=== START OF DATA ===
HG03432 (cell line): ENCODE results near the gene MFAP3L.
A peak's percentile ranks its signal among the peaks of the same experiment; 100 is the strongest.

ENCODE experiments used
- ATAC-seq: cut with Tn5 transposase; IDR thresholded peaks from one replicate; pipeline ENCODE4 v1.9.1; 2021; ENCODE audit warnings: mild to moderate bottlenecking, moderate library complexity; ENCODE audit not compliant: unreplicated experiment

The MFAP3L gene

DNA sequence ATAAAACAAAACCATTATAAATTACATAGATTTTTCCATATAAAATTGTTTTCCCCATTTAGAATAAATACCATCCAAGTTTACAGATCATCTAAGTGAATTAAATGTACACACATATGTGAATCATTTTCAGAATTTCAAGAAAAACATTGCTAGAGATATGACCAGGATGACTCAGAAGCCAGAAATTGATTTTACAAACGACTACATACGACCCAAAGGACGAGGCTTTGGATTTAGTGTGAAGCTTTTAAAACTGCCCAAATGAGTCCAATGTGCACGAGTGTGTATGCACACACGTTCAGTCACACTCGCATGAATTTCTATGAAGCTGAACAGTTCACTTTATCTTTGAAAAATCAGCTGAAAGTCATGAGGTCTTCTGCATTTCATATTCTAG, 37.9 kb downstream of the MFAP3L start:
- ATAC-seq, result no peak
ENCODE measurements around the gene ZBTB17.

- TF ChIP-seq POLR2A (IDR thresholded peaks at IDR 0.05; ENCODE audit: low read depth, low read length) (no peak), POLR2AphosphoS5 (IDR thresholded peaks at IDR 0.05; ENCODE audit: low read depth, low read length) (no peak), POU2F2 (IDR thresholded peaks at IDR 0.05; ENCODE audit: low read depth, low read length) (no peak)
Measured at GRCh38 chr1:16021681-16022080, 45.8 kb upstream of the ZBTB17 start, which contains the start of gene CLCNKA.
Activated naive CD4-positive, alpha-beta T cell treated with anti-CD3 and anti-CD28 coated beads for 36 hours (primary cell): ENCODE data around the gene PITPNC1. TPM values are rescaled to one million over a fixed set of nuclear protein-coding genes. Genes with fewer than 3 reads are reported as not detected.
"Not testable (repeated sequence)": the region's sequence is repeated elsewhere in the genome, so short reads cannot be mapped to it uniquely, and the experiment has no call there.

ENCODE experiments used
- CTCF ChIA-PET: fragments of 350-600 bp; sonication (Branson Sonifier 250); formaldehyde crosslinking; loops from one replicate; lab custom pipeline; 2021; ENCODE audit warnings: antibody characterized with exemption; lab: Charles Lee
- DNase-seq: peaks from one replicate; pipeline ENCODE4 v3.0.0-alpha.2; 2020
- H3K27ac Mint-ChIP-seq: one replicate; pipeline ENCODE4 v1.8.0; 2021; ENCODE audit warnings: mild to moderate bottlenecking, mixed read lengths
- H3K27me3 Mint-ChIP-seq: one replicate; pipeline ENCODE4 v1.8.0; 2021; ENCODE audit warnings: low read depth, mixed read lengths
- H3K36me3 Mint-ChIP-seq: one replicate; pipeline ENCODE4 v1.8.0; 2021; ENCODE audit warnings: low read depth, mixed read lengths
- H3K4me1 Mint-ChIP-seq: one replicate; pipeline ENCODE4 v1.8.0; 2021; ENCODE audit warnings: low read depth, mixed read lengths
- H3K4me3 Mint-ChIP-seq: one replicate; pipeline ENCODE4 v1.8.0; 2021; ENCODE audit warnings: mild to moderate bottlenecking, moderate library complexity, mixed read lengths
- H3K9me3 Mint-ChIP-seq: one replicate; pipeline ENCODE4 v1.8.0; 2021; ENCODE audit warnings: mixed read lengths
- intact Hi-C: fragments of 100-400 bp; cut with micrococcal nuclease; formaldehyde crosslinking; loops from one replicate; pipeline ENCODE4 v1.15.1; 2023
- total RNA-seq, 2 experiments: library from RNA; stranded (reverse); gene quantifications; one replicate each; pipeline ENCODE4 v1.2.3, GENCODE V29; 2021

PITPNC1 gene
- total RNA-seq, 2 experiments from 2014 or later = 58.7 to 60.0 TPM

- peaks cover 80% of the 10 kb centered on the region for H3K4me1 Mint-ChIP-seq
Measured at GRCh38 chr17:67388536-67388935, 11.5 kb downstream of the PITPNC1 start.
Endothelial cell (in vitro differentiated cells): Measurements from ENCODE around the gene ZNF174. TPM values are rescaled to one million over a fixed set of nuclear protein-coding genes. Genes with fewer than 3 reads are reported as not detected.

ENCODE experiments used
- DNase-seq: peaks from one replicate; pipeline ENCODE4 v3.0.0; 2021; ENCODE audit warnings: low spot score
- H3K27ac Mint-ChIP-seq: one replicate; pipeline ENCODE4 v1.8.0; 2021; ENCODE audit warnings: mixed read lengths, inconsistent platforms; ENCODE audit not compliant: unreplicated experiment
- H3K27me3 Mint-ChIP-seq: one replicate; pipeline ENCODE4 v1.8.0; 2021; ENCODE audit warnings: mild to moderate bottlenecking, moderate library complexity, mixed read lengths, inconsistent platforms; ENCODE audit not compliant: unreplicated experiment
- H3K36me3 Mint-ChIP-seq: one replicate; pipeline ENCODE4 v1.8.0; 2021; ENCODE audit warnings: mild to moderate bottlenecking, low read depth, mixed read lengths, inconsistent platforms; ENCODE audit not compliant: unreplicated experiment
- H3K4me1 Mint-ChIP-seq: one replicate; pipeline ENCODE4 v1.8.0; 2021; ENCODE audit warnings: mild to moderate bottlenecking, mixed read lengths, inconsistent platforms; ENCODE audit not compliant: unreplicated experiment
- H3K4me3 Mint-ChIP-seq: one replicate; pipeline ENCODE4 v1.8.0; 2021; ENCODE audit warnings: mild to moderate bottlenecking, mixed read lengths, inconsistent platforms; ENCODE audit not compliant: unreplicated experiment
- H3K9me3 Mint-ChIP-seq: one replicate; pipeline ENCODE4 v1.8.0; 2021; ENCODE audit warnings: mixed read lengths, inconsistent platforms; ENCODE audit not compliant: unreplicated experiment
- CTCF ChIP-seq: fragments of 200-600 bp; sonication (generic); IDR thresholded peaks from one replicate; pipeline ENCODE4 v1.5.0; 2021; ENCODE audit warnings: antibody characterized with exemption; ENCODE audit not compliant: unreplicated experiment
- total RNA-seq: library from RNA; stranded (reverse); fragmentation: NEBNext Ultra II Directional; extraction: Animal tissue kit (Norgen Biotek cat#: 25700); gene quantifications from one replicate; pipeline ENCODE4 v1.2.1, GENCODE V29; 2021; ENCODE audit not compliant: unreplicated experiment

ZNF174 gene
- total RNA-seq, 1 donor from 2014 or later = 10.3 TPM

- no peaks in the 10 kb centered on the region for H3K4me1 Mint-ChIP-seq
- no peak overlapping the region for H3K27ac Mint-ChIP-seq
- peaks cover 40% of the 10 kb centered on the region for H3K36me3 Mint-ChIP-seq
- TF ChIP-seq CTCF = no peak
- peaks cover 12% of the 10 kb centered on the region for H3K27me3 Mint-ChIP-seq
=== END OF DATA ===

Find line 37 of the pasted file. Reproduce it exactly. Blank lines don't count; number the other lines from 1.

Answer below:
- CTCF ChIP-seq: fragments of 200-600 bp; sonication (generic); IDR thresholded peaks from one replicate; pipeline ENCODE4 v1.5.0; 2021; ENCODE audit warnings: antibody characterized with exemption; ENCODE audit not compliant: unreplicated experiment